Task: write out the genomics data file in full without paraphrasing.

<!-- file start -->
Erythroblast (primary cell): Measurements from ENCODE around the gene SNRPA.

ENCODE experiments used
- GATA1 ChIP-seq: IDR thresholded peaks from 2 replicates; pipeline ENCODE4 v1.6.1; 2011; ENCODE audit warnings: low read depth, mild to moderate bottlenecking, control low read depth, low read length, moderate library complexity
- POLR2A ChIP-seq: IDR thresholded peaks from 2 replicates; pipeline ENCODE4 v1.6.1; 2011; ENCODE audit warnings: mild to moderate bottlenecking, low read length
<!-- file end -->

Erythroblast (primary cell): Measurements from ENCODE around the gene SNRPA.

ENCODE experiments used
- GATA1 ChIP-seq: IDR thresholded peaks from 2 replicates; pipeline ENCODE4 v1.6.1; 2011; ENCODE audit warnings: low read depth, mild to moderate bottlenecking, control low read depth, low read length, moderate library complexity
- POLR2A ChIP-seq: IDR thresholded peaks from 2 replicates; pipeline ENCODE4 v1.6.1; 2011; ENCODE audit warnings: mild to moderate bottlenecking, low read length